The plaintiffs note that because of their potential to reduce overall plan costs, collective trusts are becoming increasingly popular. A footnote in the complaint says, “The criticisms that have been launched against collective trust vehicles in the past no longer apply. Collective trusts use a unitized structure and the units are valued daily; as a result, participants invested in collective trusts are able to track the daily performance of their investments online.”

In addition, the plaintiffs argue that separate accounts are widely available to large plans such as Pharmaceutical Product Development’s 401(k), and “offer a number of advantages over mutual funds, including the ability to negotiate fees.” Citing the Department of Labor (DOL)’s Study of 401(k) Plan Fees and Expenses, the complaint says that by using separate accounts, “[t]otal investment management expenses can commonly be reduced to one-fourth of the expenses incurred through retail mutual funds.”

The plaintiffs note that the plan document specifically permitted investments in collective trusts and separate accounts. The plan document states, “Plan assets may also be invested in a common/collective trust fund, or in a group trust fund that satisfies the requirements of IRS Revenue Ruling 81-100.”

Citing an article in The Washington Post, the complaint says that while higher-cost mutual funds may outperform a less expensive option, such as a passively-managed index fund, over the short term, they rarely do so over a longer term. The plaintiffs allege that during the class period, the defendants failed to consider materially similar but cheaper alternatives to the plan’s investment options. Again, a chart is used to attempt to demonstrate that the expense ratios of the plan’s investment options were more expensive by multiples of comparable passively managed and actively managed alternative funds in the same investment style.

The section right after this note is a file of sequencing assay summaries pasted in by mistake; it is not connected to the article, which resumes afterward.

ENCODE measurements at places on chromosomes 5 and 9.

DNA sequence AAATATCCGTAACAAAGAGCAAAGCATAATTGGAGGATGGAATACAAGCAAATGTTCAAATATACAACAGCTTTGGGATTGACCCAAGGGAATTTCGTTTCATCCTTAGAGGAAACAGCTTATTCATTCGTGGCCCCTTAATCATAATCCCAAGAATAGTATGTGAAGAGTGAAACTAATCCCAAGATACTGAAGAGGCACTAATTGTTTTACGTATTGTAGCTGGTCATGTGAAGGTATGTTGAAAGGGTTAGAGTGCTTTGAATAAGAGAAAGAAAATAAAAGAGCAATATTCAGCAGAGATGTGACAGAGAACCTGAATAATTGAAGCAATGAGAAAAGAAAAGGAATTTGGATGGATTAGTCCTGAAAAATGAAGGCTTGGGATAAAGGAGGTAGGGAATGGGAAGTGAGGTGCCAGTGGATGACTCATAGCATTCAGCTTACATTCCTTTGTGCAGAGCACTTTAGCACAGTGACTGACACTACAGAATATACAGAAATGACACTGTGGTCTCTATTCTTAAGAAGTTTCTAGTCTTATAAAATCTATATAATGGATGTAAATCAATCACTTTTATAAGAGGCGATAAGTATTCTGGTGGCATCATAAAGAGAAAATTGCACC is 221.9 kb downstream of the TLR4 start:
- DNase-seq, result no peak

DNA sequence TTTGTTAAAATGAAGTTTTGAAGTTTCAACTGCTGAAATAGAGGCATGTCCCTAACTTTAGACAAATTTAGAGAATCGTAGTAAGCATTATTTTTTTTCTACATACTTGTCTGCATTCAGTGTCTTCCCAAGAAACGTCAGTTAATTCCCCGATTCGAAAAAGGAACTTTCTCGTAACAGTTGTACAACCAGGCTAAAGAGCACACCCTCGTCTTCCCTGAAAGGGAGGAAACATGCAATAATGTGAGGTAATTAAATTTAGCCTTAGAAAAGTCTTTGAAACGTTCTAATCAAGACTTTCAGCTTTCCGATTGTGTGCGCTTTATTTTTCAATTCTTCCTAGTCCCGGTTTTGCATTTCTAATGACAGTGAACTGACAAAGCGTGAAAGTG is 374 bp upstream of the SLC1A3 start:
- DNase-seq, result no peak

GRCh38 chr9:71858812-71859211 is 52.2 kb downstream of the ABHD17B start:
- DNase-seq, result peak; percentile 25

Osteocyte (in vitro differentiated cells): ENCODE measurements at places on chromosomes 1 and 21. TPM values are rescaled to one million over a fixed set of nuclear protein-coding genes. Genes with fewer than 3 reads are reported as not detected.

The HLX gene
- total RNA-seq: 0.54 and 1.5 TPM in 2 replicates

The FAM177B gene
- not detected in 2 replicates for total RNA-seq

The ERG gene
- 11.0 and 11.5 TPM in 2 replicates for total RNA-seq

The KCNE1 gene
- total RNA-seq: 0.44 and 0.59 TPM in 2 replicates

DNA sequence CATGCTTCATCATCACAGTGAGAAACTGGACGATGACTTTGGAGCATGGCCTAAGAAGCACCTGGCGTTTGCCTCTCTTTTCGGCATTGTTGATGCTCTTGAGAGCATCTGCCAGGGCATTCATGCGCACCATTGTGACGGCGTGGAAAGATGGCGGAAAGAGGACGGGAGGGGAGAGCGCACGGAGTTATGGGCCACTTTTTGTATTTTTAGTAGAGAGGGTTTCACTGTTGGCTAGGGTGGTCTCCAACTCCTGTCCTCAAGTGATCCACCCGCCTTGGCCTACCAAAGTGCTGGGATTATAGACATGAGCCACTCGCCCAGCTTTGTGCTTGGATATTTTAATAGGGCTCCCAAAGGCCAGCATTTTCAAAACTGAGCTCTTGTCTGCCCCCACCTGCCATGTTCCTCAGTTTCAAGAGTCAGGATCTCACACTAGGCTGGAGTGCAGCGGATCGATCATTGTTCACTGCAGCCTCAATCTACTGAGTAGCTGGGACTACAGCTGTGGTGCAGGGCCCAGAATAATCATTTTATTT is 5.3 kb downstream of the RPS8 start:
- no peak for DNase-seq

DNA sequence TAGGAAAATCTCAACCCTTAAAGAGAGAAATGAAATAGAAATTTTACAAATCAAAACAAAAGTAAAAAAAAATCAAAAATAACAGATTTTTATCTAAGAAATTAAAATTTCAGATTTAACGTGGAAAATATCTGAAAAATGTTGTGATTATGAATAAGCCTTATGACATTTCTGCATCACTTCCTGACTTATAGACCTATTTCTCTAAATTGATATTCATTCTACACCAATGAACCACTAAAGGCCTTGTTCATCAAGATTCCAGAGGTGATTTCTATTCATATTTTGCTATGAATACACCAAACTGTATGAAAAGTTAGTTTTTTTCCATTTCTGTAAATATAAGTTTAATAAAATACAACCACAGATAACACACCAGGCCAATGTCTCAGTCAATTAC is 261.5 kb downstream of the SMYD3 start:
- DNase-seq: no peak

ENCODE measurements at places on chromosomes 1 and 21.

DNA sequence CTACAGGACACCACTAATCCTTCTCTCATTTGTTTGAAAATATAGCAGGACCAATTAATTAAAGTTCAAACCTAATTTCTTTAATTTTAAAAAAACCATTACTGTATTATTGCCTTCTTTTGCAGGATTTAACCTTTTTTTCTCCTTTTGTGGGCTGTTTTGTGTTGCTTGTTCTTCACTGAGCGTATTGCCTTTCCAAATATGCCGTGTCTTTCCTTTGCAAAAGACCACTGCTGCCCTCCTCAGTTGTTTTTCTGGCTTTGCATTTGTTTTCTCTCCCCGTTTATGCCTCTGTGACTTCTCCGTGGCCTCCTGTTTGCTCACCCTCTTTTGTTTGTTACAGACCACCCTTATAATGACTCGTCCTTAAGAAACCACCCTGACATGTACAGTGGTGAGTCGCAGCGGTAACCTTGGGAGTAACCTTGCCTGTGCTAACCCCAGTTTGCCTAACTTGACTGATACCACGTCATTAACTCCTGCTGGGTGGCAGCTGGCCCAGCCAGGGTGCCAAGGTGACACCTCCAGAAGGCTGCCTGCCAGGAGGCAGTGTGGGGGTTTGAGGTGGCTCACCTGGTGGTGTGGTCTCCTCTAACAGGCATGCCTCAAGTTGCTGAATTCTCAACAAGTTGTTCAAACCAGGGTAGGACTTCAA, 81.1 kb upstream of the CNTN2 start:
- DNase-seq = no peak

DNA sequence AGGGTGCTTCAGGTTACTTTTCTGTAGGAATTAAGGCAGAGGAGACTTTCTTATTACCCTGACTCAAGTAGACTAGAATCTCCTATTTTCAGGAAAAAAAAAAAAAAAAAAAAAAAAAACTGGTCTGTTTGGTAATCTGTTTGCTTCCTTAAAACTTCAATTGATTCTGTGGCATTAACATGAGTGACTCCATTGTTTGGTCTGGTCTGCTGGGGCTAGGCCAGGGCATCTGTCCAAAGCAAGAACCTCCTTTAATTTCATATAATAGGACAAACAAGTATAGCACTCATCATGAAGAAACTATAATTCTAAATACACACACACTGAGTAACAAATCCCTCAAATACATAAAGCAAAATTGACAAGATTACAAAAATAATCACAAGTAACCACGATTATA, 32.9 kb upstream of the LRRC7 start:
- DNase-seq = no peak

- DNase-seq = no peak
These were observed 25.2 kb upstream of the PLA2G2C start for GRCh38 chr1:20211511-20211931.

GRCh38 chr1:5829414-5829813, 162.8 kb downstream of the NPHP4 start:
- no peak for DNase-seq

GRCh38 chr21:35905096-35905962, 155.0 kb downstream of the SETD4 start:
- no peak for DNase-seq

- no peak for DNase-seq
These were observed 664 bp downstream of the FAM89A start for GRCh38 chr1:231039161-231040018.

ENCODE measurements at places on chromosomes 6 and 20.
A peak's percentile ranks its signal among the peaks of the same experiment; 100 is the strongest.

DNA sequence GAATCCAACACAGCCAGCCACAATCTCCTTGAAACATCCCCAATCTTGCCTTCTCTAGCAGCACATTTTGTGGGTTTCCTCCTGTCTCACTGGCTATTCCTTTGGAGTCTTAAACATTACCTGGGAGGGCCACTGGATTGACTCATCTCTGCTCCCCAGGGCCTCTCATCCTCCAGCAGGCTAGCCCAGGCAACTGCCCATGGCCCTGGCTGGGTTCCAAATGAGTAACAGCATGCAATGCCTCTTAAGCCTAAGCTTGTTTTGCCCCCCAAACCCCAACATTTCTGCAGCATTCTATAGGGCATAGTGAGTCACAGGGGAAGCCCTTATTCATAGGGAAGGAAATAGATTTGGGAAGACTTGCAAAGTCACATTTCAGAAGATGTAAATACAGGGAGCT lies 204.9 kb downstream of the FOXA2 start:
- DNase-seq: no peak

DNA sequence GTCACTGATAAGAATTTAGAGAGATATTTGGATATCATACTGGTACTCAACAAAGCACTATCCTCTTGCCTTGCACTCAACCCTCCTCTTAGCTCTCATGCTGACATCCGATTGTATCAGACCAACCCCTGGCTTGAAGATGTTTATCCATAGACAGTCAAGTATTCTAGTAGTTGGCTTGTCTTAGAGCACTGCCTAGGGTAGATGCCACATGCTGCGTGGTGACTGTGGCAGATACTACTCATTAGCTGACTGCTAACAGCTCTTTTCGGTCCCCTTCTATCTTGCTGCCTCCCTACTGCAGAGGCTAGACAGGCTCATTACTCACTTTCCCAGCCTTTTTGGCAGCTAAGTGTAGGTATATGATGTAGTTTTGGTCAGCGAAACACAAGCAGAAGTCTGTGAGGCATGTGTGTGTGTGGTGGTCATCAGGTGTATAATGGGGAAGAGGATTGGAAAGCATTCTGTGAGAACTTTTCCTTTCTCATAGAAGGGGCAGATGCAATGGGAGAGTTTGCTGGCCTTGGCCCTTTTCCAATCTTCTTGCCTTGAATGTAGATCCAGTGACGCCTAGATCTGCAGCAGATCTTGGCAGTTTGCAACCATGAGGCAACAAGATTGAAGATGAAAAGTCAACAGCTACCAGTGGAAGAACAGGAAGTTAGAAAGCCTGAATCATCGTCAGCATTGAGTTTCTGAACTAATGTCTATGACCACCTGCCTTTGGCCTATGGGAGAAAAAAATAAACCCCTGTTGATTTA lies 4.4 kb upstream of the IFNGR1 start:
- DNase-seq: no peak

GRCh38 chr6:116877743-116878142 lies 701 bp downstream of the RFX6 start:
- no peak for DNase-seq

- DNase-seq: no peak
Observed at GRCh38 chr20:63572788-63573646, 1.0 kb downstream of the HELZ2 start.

In addition, the complaint says there is objective evidence that selection of actively managed funds over passively managed ones with materially similar characteristics was unjustified. Comparing the five-year returns of some of the plan’s actively managed funds with those of comparable index funds with lower fees, the plaintiffs say it demonstrates that accounting for fees paid, the actively managed funds lagged in performance. A chart is used to show the return needed by each actively managed fund to match the returns of the passively managed fund.

Finally, the lawsuit alleges the defendants failed to prudently manage and control the plan’s recordkeeping and administrative costs by failing to: pay close attention to the recordkeeping fees being paid by the plan; identify all fees, including direct compensation and revenue sharing being paid to the plan’s recordkeeper; and conduct a request for proposal (RFP) process at reasonable intervals. The plaintiffs say there is no evidence that the defendants negotiated to lower recordkeeping costs, and that the total amount of recordkeeping fees paid throughout the class period on a per participant basis was “astronomical.”

According to the complaint, the plan averaged around $20 per participant in direct fees paid to the recordkeeper between 2014 and 2018, which the plaintiffs say is well above the average of plans a fraction of its size. However, they say if all the indirect revenue sharing reported on the plan’s Form 5500 was paid to the recordkeeper, then prior to any rebates, the per participant recordkeeping fee would have ranged from $54 to $143 during the class period.

The plaintiffs add that even though the defendants claim to have paid a certain amount of revenue sharing back into the plan, a review of their account statements fails to show that any of those amounts were added back directly to each of their retirement accounts.